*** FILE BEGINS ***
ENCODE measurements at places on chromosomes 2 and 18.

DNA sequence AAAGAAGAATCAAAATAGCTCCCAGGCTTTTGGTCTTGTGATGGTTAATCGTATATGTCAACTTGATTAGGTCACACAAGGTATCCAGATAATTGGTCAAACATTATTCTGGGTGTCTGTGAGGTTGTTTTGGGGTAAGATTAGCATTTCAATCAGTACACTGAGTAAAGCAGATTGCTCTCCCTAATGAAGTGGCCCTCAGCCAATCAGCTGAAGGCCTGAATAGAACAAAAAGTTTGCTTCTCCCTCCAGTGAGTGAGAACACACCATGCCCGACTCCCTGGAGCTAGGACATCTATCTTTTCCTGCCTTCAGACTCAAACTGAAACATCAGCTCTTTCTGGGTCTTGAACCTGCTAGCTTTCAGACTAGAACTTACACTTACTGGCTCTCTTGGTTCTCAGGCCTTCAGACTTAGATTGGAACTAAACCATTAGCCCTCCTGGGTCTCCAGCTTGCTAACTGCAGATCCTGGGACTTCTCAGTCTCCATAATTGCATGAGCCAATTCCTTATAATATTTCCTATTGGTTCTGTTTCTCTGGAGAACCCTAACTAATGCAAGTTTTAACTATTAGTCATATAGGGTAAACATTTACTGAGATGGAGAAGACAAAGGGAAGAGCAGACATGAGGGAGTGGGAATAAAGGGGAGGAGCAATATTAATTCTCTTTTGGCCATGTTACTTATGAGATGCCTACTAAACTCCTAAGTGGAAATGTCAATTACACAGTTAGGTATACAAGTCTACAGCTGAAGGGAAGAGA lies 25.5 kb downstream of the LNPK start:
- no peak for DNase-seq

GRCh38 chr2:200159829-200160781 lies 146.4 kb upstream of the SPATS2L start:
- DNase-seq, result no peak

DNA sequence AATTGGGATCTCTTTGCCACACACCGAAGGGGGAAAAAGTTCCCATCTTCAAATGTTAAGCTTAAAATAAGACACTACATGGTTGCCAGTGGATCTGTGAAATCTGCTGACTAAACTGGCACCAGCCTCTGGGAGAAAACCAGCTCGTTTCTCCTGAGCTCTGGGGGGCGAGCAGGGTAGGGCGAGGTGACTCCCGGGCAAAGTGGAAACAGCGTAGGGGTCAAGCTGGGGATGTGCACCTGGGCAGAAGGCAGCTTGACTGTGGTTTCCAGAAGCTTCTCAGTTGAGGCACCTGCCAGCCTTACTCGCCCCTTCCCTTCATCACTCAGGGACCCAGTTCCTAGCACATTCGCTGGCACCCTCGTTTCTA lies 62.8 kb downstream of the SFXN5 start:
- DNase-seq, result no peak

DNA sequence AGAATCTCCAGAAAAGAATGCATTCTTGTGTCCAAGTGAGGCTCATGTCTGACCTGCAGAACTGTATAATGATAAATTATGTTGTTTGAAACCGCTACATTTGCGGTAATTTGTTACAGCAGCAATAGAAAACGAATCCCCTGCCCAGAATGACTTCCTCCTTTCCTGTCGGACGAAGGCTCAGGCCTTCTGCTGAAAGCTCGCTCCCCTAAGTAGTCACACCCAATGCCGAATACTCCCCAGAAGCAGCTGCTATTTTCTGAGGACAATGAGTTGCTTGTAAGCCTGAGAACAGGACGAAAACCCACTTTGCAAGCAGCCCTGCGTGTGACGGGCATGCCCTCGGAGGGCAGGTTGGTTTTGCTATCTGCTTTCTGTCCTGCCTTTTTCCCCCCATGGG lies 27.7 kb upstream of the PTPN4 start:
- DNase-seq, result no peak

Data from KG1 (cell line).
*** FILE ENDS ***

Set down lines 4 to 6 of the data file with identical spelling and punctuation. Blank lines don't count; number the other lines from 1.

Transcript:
GRCh38 chr2:200159829-200160781 lies 146.4 kb upstream of the SPATS2L start:
- DNase-seq, result no peak

DNA sequence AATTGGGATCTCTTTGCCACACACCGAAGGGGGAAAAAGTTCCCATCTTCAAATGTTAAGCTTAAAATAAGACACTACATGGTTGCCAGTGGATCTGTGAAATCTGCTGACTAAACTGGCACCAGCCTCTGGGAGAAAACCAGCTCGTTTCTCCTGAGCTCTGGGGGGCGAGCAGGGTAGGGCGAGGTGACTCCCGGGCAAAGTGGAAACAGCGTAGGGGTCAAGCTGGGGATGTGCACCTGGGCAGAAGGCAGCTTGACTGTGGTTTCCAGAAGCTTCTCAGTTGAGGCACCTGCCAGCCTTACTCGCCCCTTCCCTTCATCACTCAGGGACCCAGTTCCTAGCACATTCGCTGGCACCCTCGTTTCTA lies 62.8 kb downstream of the SFXN5 start: